Preparing for a stress-free, exciting first day of camp
The countdown to camp is officially almost over. Excited kids, and parents, anxiously anticipate the beginning of a memorable and fun-filled summer experience. But before backing the minivan out of the driveway, experts suggest a few final tips might be in order to ease the arrival experience.
Myra Pravda, RN, MSN, author of “Off to Camp!,” a book to introduce first-time campers to overnight adventures, suggests that children should be involved in the packing process.
“When it comes time to pack for camp, let the kids do the work,” Pravda suggests on her website, www.offtocamp.com.
Most camps, both day and overnight, provide families with a packing list. The list will detail the must-have items like soap, shampoo, bug spray, etc. as well as the prohibited items, such as cellphones, electronic games and laptops to name a few. Pravda and others say it is essential to follow the list, especially when it comes to contraband.
“By encouraging your children to sneak in forbidden items, you’re sending the message that they are somehow special and rules don’t apply to them,” explained Ann Sheets, past president of the American Camp Association. “This will cause problems with the staff and with fellow campers, which won’t help your child settle in.”
Once a family is familiar with the suggested packing list, Pravda tells campers to pack old clothes only; camp activities take place in the great outdoors after all. The same advice holds true for shoes.
“Camp is not the place to “break in” a new pair of shoes,” she warned.
Another tip camp experts share is to label everything with a permanent marker. In most cases, campers share cabins or tents and belongings tend to get tossed around aimlessly. It also is a good idea to label shower supplies and toiletries. In fact, it is best to put all shower supplies in a plastic, waterproof carry case and label it as well.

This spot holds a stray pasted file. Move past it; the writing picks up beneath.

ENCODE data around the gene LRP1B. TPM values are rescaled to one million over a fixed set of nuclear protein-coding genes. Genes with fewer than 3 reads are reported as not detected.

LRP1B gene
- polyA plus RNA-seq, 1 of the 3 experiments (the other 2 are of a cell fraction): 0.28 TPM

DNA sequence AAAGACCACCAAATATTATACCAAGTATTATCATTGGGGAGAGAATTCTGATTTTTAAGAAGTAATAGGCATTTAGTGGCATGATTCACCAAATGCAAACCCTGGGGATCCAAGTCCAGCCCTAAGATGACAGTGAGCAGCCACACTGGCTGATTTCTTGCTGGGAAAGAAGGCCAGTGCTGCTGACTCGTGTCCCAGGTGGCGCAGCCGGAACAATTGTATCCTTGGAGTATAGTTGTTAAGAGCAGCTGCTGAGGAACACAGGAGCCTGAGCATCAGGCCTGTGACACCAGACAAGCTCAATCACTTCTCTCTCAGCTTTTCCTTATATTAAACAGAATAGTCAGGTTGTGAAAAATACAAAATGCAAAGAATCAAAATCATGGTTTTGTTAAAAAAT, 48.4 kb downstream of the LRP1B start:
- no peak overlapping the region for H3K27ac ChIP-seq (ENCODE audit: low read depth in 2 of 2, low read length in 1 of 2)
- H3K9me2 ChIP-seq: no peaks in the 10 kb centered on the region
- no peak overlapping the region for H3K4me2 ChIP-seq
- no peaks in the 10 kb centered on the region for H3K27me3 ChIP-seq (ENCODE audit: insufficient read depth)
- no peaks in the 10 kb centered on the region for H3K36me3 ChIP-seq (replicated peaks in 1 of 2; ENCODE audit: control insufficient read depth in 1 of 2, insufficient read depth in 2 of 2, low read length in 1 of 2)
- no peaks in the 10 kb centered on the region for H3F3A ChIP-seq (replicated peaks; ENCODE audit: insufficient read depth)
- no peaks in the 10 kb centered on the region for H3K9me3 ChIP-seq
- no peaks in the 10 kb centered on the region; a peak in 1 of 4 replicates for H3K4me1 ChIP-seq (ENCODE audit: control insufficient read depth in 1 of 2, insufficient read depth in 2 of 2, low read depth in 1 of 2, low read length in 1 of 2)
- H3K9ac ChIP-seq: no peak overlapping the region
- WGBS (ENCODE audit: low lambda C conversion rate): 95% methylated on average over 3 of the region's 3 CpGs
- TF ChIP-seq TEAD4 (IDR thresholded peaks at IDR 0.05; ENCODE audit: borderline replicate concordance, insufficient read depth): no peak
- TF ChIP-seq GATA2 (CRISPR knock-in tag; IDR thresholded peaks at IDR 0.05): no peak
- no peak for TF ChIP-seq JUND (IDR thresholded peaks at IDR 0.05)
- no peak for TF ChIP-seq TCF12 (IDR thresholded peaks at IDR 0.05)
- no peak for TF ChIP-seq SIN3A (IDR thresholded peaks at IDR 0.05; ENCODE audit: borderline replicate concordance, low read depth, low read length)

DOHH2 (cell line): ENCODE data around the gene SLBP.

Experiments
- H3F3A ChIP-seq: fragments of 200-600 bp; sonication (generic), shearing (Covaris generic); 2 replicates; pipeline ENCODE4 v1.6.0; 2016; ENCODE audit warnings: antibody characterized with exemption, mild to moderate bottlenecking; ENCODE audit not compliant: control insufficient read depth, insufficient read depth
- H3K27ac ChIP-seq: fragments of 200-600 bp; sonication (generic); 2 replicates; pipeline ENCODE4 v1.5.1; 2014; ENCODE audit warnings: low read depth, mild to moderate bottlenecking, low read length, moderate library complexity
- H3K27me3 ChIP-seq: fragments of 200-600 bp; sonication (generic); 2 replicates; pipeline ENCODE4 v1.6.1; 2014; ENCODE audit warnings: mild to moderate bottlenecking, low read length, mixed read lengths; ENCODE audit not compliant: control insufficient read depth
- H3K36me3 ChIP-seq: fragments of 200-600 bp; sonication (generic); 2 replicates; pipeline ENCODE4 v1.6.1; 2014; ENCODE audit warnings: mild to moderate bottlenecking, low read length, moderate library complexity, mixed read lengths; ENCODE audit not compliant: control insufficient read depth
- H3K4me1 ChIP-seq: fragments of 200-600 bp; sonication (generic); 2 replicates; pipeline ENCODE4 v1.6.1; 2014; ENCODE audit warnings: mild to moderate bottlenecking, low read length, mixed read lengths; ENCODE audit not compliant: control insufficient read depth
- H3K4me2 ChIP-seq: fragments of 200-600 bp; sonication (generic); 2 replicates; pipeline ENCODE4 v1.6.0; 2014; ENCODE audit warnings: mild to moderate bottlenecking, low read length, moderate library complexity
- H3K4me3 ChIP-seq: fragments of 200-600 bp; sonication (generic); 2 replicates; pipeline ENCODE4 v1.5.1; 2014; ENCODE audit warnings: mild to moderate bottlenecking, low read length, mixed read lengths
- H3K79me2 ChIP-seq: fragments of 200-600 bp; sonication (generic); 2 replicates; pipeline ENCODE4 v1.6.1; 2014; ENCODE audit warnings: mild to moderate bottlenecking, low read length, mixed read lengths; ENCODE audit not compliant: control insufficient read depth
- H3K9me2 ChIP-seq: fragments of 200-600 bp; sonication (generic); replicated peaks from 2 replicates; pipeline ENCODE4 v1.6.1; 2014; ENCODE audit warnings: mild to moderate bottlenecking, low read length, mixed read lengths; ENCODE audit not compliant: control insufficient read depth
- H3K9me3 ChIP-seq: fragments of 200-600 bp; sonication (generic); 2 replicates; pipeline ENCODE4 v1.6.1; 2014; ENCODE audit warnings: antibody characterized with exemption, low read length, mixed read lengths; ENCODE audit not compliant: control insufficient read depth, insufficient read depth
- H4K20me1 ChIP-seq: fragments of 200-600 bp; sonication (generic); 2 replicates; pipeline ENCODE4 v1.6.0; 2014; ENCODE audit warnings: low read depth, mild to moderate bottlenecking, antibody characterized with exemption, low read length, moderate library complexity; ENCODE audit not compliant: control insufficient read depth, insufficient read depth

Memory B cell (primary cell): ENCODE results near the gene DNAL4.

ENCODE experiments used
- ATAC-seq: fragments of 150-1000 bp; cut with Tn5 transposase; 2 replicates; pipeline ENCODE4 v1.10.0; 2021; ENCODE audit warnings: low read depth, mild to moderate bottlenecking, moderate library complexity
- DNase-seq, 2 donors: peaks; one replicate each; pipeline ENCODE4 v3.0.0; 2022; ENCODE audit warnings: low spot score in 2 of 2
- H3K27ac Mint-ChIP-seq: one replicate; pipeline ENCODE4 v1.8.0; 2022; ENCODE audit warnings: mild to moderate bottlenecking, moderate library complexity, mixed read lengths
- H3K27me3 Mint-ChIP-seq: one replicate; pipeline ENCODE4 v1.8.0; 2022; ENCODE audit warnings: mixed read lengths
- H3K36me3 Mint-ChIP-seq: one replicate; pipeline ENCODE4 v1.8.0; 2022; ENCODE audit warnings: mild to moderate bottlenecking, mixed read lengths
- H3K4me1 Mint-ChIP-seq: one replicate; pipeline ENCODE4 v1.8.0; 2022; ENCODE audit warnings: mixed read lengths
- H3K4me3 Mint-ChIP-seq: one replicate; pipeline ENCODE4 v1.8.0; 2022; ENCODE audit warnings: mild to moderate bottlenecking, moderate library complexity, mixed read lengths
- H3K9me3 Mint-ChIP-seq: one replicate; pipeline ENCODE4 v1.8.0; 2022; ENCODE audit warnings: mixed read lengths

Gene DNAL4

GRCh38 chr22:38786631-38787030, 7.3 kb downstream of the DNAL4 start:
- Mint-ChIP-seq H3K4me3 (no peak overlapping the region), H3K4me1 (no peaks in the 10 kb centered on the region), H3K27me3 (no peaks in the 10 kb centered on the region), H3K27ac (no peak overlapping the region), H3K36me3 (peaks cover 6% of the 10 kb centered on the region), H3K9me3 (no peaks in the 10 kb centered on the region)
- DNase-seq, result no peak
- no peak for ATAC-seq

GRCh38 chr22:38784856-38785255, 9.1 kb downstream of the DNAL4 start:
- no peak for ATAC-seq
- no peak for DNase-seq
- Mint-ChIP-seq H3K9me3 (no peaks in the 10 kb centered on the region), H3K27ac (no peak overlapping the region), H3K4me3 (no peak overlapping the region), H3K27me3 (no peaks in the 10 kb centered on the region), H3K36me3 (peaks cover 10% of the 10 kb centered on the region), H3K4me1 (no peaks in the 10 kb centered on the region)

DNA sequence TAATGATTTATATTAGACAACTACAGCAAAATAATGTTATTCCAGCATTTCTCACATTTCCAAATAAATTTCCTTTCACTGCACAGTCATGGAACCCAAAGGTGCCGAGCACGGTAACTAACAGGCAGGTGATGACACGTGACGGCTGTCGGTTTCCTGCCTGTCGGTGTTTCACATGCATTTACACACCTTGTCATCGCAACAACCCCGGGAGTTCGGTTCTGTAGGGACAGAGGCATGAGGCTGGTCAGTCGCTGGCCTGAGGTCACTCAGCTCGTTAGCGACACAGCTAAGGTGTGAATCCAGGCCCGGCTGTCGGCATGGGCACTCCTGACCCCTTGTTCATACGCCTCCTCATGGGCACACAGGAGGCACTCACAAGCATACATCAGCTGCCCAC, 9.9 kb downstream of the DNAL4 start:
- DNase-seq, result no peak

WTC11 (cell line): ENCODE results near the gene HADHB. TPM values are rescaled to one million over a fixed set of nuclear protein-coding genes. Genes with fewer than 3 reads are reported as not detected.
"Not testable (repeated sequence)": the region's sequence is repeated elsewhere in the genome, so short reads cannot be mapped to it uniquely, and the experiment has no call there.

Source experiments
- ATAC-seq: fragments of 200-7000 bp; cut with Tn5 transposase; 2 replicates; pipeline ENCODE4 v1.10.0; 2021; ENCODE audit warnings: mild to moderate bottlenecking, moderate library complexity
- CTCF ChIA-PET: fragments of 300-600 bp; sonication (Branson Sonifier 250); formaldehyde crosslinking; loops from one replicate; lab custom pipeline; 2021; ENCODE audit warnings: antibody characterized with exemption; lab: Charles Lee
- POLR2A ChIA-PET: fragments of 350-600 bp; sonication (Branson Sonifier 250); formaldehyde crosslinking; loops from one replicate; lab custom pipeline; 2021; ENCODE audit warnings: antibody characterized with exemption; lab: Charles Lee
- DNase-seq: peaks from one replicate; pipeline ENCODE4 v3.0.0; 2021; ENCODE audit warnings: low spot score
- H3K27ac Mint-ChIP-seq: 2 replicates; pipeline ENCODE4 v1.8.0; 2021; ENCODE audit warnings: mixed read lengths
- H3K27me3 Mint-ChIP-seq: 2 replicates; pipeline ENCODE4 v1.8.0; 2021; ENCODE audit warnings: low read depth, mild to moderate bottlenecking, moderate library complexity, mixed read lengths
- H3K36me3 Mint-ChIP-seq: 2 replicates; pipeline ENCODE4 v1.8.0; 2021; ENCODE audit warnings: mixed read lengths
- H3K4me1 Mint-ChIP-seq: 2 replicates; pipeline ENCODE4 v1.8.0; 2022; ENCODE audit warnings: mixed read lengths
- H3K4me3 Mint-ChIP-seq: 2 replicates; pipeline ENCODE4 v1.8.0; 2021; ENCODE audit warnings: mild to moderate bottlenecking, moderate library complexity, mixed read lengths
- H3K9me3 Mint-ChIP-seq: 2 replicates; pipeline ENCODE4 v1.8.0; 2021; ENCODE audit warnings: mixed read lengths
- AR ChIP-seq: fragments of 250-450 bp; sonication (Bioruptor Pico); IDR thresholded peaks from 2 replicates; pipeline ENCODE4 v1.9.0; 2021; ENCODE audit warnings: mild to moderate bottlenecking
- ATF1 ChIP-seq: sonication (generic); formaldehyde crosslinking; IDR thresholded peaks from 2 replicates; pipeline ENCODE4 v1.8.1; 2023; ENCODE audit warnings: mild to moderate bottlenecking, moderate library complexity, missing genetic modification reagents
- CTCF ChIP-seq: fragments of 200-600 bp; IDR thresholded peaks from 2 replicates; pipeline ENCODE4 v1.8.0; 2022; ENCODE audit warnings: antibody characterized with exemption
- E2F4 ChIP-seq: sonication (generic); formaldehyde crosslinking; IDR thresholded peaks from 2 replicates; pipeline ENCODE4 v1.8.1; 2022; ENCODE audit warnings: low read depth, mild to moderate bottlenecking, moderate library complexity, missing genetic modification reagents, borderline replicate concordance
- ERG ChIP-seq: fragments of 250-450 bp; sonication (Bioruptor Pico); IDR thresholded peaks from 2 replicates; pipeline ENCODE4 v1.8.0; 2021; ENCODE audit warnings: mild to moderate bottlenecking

Medications require special care. Put them in a sealed, waterproof bag with your child’s name and date of birth written on the front. And, of course, all medications should be in the original prescription bottles with dosing instructions and personal information. Pravda strongly suggests that all medications be stored in the nurse’s station rather than with the camper – a suggestion that also is a common camp requirement. This regulation ensures both child safety and the effectiveness of the medication, as the nurse’s station is temperature controlled, whereas most cabins are not.
Other items to consider packing include stationary sets [pre-addressed for younger campers], pens and postage. Packing these essentials helps to encourage letter writing for both the camper and the other family members. Sending letters back and forth can ease homesickness as well as serve as an account of the experience to reflect upon at a later date.
Additionally, it is a good idea to pack books, magazines, a family picture or two and a personal item, like a teddy bear or favorite pillow. These items will provide the camper some comfort during down time. If allowed, Pravda suggests packing a disposable camera for your child to document the experience and create tangible keepsakes.
Once the duffel bag is packed and the car is loaded and ready to depart, nerves have a way of creeping in. But don’t worry – homesickness is fairly common. Missing home, parents, pets or friends is a normal part of the experience for new and return campers alike. To settle such anxiety, Pravda gives parents a few tips to redirect the situation.
“If you speak openly about it with your child and let them know this is a normal feeling to have, your child will experience these feelings with less anxiety and more understanding,” she advised.
Pravda also suggests role-playing a few different scenarios that might be causing worry for the child.
“Problem solve with your child by using ‘what if’ situations to prepare for unexpected events, such as: ‘What if you don’t get along with another camper? What if you don’t feel well?’ Let your child brainstorm for solutions and make sure they know and understand the chain of command at camp for handling problems.”
Lastly, Pravda tells families to sit down and view the camp’s website one last time together. Seeing pictures of the camp, its cabins, lakes, mess hall and counselors, will give campers and parents visual cues as to what the experience will be like – and help to get wary campers excited all over again.